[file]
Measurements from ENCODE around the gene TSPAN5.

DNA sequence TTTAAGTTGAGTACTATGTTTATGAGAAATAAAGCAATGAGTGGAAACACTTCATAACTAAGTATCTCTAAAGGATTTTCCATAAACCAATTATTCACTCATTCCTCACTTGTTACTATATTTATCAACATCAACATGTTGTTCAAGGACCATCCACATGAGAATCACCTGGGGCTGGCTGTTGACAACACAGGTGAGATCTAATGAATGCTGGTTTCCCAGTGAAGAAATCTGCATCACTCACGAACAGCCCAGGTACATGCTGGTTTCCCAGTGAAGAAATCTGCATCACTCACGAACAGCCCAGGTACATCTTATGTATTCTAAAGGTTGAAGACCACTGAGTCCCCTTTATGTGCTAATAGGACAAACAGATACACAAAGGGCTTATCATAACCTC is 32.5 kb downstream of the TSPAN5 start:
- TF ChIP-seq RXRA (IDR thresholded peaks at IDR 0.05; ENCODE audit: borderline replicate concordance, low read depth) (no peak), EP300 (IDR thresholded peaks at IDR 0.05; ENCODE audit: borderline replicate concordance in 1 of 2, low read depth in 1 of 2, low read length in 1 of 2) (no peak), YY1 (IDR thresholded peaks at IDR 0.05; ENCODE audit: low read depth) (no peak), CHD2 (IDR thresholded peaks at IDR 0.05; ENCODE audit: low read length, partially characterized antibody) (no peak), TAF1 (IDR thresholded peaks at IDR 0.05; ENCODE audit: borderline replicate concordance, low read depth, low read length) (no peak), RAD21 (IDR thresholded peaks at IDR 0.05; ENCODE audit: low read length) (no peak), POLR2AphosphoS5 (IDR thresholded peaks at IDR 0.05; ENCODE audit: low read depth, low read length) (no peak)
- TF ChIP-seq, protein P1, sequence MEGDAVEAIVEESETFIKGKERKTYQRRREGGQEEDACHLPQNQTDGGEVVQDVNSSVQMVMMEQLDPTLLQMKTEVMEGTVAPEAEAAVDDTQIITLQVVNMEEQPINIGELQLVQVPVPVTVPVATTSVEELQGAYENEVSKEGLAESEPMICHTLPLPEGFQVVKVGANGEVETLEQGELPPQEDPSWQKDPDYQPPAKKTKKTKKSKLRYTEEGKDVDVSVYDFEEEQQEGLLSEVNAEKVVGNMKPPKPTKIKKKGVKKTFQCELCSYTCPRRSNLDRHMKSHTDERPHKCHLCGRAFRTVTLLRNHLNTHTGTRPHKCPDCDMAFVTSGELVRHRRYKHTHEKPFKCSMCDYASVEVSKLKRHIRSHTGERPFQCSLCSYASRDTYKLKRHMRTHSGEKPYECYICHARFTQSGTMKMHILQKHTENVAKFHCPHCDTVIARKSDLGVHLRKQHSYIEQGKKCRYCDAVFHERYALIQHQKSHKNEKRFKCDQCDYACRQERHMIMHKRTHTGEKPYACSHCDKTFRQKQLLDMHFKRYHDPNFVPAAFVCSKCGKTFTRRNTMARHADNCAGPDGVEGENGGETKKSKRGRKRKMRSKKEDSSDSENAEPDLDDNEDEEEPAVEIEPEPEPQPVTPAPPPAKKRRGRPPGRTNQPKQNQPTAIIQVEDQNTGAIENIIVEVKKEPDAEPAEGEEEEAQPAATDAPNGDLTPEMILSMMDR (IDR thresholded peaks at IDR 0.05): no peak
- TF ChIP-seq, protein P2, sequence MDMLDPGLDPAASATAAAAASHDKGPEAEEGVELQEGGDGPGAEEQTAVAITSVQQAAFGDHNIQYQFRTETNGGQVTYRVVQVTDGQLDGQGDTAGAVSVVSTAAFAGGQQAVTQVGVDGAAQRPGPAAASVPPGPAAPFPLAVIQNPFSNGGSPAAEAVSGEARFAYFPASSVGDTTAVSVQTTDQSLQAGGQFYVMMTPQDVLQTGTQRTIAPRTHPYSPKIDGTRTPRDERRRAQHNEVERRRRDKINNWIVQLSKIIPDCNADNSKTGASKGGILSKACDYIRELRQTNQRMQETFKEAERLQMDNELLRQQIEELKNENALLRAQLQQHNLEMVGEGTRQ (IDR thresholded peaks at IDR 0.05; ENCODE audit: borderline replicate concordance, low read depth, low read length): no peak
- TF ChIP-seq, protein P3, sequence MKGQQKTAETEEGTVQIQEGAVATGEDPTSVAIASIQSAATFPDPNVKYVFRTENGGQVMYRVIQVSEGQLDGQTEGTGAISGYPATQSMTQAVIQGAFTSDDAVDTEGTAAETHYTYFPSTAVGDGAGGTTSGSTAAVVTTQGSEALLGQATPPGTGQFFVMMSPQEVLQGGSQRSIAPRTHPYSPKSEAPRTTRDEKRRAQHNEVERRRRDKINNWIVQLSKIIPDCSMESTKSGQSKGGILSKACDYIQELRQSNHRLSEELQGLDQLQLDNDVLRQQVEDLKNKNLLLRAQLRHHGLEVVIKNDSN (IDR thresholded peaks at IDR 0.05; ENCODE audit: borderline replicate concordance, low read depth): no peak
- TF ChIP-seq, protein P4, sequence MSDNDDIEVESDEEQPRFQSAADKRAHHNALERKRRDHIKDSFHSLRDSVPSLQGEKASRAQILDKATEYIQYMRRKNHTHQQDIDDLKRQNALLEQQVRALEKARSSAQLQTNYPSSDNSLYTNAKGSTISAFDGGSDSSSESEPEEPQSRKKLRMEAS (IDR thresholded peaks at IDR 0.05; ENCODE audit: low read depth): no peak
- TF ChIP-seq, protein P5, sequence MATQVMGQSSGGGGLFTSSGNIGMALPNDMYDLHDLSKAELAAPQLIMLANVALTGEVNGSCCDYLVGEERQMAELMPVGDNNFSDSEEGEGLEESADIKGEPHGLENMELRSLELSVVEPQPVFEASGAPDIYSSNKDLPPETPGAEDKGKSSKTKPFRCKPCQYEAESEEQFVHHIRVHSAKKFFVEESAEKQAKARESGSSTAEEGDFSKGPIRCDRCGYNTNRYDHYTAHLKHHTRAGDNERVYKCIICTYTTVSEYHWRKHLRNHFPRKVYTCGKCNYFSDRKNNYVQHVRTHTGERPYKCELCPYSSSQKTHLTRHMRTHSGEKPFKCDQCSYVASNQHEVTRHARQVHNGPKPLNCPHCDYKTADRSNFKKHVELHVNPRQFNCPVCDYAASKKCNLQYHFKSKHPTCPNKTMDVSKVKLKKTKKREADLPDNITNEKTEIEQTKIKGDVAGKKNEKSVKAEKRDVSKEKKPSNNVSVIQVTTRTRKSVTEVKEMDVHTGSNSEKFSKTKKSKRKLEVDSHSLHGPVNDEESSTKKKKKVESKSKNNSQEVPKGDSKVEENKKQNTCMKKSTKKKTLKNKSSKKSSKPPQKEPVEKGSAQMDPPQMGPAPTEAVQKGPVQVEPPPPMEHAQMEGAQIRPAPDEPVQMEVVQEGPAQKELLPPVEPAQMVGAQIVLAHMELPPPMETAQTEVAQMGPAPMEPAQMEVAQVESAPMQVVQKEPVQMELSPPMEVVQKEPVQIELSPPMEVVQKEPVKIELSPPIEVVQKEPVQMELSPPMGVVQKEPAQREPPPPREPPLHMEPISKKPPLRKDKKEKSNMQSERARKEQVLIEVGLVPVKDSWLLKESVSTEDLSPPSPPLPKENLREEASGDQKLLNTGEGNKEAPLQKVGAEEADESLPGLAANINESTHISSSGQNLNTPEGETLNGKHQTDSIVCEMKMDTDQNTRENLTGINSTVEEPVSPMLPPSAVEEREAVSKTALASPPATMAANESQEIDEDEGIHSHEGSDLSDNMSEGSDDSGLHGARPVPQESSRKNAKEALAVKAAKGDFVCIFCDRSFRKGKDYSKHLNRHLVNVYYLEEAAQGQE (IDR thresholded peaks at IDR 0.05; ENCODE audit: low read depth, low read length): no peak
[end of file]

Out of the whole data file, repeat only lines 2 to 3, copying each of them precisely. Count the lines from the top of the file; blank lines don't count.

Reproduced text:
DNA sequence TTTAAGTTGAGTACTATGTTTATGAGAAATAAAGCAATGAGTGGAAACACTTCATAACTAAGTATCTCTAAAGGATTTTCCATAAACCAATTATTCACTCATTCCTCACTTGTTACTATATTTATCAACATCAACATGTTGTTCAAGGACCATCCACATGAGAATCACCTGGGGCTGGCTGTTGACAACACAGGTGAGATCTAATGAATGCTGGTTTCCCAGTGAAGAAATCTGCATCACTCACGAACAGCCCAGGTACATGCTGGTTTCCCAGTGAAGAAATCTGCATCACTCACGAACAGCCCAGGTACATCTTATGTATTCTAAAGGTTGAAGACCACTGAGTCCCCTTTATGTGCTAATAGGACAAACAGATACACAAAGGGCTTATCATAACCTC is 32.5 kb downstream of the TSPAN5 start:
- TF ChIP-seq RXRA (IDR thresholded peaks at IDR 0.05; ENCODE audit: borderline replicate concordance, low read depth) (no peak), EP300 (IDR thresholded peaks at IDR 0.05; ENCODE audit: borderline replicate concordance in 1 of 2, low read depth in 1 of 2, low read length in 1 of 2) (no peak), YY1 (IDR thresholded peaks at IDR 0.05; ENCODE audit: low read depth) (no peak), CHD2 (IDR thresholded peaks at IDR 0.05; ENCODE audit: low read length, partially characterized antibody) (no peak), TAF1 (IDR thresholded peaks at IDR 0.05; ENCODE audit: borderline replicate concordance, low read depth, low read length) (no peak), RAD21 (IDR thresholded peaks at IDR 0.05; ENCODE audit: low read length) (no peak), POLR2AphosphoS5 (IDR thresholded peaks at IDR 0.05; ENCODE audit: low read depth, low read length) (no peak)